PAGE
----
Could it be that genetic engineering might be part of what cures us of the hyper-parenting pandemic?
Katie Roiphe over at Slate is worried about helicopter parents screwing up their kids by trying to perfect them:
You know the child I am talking about: precious, wide-eyed, over-cared-for, fussy, in a beautiful sweater, or a carefully hipsterish T-shirt. Have we done him a favor by protecting him from everything, from dirt and dust and violence and sugar and boredom and egg whites and mean children who steal his plastic dinosaurs, from, in short, the everyday banging-up of the universe? The wooden toys that tastefully surround him, the all-sacrificing, well-meaning parents, with a library of books on how to make him turn out correctly - is all of it actually harming or denaturing him?
The article’s title “If we try to engineer perfect children, will they grow up to be unbearable?” grabbed me (of course). But the “engineering” bit wasn’t, to my chagrin, referring to actual genetic engineering.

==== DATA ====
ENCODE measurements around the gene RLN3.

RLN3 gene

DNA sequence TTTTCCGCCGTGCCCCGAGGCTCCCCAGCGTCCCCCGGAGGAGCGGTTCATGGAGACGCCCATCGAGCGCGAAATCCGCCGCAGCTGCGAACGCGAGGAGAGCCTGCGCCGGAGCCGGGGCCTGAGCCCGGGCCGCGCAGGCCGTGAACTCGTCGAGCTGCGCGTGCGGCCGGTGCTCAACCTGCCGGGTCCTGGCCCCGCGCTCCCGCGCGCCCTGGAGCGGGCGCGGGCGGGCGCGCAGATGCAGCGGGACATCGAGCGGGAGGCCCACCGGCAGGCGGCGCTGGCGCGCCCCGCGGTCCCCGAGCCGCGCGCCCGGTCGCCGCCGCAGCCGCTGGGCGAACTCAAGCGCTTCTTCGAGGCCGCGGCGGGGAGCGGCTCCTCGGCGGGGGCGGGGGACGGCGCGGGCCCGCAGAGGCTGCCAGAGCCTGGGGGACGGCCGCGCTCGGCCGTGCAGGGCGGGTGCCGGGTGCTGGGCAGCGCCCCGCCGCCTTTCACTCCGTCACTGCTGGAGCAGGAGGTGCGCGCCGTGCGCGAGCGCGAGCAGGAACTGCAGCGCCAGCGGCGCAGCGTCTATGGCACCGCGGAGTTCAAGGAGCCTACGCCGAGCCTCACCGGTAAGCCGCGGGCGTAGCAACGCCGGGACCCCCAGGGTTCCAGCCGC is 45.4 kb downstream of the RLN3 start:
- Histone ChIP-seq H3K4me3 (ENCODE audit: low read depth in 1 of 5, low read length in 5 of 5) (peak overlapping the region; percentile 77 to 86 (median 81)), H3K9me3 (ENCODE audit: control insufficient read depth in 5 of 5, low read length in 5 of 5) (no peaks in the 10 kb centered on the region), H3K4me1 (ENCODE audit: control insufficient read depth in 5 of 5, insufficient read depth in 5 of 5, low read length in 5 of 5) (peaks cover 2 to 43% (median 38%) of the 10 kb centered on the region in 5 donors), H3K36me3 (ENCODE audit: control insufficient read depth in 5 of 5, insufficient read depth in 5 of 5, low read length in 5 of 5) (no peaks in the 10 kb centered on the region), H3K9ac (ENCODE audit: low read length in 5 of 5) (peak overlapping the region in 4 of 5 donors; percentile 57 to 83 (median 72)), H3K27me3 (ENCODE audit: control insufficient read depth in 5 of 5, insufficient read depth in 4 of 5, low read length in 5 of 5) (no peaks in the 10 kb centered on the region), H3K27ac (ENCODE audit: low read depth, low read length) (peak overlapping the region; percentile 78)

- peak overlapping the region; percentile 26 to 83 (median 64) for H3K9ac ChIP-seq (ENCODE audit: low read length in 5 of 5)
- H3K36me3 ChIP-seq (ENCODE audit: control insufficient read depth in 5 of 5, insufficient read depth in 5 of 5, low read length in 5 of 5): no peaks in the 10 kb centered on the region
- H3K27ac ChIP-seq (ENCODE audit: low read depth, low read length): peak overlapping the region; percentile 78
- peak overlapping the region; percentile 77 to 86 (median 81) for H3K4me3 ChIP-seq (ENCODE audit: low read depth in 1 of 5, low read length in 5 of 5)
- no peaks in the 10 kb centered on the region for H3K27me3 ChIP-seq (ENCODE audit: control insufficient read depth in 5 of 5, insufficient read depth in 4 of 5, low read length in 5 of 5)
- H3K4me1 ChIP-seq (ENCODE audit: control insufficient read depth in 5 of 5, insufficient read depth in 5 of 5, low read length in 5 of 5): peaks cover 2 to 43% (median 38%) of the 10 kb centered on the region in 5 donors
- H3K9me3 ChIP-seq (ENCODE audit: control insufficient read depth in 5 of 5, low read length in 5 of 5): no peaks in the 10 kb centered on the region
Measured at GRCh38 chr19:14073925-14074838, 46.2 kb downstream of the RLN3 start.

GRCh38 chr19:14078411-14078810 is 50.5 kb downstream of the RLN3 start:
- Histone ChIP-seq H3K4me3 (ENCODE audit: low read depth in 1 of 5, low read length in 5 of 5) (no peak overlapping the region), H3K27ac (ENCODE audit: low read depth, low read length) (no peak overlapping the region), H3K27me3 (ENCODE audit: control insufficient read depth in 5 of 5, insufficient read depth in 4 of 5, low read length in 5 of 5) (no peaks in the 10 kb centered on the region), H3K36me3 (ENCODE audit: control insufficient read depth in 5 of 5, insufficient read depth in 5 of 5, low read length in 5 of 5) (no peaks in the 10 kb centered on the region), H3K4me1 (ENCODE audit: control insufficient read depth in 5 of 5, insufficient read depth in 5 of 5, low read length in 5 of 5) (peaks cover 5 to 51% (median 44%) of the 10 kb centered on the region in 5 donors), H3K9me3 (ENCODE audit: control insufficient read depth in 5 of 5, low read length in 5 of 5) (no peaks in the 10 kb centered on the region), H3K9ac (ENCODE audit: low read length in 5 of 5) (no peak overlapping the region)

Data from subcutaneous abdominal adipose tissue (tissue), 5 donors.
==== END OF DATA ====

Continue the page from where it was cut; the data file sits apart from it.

Instead, Roiphe was referring to parents obsessing over every aspect of their child’s lives, as if some misstep in the minutia would produce an invalid. These parents seem to accept the nature/nurture divide and, realizing there is nothing they can do to improve the genetic make-up of their little bundle of joy, attempt to overwhelm nature with nurture.
Yet in the process parents are inhibiting the, ahem, natural ways in which children learn and develop: unstructured play, exploration, discovery, and getting hurt. How can we get helicopter parents to back off?
Kyle Munkittrick, IEET Program Director: Envisioning the Future, is a recent graduate of New York University, where he received his Master's in bioethics and critical theory.
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